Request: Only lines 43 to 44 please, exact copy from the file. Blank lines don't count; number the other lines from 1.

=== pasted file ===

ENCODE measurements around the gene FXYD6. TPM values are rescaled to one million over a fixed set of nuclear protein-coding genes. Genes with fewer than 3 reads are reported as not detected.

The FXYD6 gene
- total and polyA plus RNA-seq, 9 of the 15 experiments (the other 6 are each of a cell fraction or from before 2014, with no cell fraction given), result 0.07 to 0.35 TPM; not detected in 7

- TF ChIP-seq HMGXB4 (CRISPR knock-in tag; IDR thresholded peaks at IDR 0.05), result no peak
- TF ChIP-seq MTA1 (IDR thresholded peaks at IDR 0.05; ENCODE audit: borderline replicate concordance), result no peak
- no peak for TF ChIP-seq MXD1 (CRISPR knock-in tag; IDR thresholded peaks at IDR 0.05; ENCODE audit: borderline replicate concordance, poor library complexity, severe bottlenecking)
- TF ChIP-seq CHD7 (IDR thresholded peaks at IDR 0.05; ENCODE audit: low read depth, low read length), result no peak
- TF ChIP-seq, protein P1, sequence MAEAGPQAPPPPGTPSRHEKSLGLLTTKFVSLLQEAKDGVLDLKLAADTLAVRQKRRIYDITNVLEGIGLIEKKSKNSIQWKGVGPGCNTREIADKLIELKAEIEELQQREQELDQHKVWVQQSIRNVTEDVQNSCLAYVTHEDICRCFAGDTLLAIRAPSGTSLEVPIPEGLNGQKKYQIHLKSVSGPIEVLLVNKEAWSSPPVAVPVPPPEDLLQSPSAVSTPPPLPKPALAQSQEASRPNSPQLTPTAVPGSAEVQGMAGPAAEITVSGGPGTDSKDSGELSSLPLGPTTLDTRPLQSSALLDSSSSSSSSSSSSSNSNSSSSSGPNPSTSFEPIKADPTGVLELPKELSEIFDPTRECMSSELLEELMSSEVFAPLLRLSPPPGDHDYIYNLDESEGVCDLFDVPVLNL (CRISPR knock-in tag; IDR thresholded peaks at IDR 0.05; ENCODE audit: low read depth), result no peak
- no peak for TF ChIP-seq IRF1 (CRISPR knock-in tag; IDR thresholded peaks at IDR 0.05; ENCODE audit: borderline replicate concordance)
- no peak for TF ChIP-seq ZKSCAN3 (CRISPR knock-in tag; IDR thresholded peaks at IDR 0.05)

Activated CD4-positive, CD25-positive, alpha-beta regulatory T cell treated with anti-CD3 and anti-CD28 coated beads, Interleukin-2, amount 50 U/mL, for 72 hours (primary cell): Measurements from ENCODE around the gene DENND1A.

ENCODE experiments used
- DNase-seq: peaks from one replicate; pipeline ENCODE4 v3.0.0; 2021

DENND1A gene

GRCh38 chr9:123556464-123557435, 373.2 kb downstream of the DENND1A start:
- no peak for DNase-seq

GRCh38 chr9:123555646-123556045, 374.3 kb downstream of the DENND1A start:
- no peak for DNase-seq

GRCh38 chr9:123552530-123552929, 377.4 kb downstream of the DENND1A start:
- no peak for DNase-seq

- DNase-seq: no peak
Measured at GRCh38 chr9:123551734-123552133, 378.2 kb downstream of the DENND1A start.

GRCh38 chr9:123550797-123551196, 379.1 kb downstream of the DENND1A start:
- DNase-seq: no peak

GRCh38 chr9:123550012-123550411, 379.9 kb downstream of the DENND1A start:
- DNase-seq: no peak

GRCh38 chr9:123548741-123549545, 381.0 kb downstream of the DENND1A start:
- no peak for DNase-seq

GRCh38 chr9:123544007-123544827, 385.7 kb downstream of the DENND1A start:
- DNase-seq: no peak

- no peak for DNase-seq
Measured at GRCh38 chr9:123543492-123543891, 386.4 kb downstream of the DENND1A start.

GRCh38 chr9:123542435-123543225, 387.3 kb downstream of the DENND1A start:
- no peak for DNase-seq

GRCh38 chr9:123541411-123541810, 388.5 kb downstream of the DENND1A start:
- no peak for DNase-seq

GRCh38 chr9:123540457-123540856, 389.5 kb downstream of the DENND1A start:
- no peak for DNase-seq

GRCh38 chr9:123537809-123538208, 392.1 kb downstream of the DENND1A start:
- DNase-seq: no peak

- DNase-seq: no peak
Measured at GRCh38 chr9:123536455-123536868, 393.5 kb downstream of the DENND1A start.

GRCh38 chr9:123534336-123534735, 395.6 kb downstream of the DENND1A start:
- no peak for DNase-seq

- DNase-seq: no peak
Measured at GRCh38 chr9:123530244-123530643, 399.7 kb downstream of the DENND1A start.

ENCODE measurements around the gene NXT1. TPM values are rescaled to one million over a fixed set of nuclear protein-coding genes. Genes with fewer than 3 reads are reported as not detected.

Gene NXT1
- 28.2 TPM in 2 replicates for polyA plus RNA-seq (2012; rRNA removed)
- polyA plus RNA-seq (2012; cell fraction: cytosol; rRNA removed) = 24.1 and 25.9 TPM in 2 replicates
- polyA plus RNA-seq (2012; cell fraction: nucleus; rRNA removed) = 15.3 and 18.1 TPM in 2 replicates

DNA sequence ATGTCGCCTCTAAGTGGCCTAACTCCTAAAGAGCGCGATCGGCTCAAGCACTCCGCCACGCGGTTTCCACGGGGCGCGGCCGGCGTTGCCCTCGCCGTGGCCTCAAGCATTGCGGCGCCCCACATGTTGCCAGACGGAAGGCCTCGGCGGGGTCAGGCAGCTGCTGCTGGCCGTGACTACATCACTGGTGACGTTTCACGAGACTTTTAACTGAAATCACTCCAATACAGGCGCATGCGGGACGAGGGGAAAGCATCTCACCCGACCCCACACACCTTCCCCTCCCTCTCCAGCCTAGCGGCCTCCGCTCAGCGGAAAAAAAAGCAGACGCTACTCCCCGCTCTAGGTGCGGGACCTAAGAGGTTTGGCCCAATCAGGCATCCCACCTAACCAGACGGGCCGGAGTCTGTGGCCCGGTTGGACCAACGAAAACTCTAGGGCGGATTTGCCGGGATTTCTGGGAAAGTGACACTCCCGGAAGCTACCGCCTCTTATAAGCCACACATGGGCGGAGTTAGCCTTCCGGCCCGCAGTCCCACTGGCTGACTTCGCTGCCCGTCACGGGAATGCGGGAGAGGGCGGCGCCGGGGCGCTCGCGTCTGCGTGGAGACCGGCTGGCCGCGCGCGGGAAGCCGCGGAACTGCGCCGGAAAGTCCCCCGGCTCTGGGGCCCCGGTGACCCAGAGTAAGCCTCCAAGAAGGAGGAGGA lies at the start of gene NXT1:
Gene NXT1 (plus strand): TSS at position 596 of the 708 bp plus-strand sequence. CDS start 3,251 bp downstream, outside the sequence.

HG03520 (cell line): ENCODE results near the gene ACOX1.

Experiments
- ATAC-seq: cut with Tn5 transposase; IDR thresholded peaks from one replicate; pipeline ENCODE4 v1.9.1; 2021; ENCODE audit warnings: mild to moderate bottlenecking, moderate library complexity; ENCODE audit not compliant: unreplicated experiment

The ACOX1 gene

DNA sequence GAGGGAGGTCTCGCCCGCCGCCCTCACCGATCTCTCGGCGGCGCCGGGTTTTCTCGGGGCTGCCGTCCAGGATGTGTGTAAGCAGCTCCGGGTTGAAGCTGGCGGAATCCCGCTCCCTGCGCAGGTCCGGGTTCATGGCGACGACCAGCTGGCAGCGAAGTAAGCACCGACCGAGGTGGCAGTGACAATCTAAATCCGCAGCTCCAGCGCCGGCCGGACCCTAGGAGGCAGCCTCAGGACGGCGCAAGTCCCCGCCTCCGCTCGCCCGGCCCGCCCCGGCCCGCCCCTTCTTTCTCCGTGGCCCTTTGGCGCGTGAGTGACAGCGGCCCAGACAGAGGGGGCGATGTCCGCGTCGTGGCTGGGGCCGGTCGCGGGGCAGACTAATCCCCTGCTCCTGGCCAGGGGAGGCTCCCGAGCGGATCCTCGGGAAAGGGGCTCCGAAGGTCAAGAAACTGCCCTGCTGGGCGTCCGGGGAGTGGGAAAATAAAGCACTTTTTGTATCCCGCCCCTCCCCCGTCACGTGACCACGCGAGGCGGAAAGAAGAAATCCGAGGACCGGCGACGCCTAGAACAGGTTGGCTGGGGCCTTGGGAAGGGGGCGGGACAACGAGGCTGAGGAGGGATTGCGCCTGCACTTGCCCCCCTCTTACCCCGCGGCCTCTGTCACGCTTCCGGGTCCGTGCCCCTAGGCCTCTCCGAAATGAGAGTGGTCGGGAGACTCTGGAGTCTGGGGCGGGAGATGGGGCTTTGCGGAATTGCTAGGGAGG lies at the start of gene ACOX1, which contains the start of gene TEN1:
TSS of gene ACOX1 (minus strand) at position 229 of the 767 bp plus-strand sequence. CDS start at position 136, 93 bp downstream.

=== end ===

GRCh38 chr9:123534336-123534735, 395.6 kb downstream of the DENND1A start:
- no peak for DNase-seq